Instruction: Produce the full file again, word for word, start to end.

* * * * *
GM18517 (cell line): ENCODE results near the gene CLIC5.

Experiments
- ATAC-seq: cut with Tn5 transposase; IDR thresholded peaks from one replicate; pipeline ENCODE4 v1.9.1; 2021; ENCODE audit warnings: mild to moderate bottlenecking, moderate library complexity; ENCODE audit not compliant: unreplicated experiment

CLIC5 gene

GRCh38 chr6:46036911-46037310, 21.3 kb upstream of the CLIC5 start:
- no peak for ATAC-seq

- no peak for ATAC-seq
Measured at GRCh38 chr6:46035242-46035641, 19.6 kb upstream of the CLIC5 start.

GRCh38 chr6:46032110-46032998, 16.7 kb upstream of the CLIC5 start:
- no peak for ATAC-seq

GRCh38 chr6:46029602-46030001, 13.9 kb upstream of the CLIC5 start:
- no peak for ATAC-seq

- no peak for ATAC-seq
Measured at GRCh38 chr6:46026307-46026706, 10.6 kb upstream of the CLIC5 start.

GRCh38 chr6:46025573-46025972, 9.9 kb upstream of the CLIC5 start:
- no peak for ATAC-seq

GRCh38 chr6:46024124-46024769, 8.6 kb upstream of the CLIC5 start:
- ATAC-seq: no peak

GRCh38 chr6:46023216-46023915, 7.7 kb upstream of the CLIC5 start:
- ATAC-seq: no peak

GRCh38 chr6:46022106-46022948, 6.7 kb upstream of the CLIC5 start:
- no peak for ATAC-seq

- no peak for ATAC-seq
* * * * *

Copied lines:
GM18517 (cell line): ENCODE results near the gene CLIC5.

Experiments
- ATAC-seq: cut with Tn5 transposase; IDR thresholded peaks from one replicate; pipeline ENCODE4 v1.9.1; 2021; ENCODE audit warnings: mild to moderate bottlenecking, moderate library complexity; ENCODE audit not compliant: unreplicated experiment

CLIC5 gene

GRCh38 chr6:46036911-46037310, 21.3 kb upstream of the CLIC5 start:
- no peak for ATAC-seq

- no peak for ATAC-seq
Measured at GRCh38 chr6:46035242-46035641, 19.6 kb upstream of the CLIC5 start.

GRCh38 chr6:46032110-46032998, 16.7 kb upstream of the CLIC5 start:
- no peak for ATAC-seq

GRCh38 chr6:46029602-46030001, 13.9 kb upstream of the CLIC5 start:
- no peak for ATAC-seq

- no peak for ATAC-seq
Measured at GRCh38 chr6:46026307-46026706, 10.6 kb upstream of the CLIC5 start.

GRCh38 chr6:46025573-46025972, 9.9 kb upstream of the CLIC5 start:
- no peak for ATAC-seq

GRCh38 chr6:46024124-46024769, 8.6 kb upstream of the CLIC5 start:
- ATAC-seq: no peak

GRCh38 chr6:46023216-46023915, 7.7 kb upstream of the CLIC5 start:
- ATAC-seq: no peak

GRCh38 chr6:46022106-46022948, 6.7 kb upstream of the CLIC5 start:
- no peak for ATAC-seq

- no peak for ATAC-seq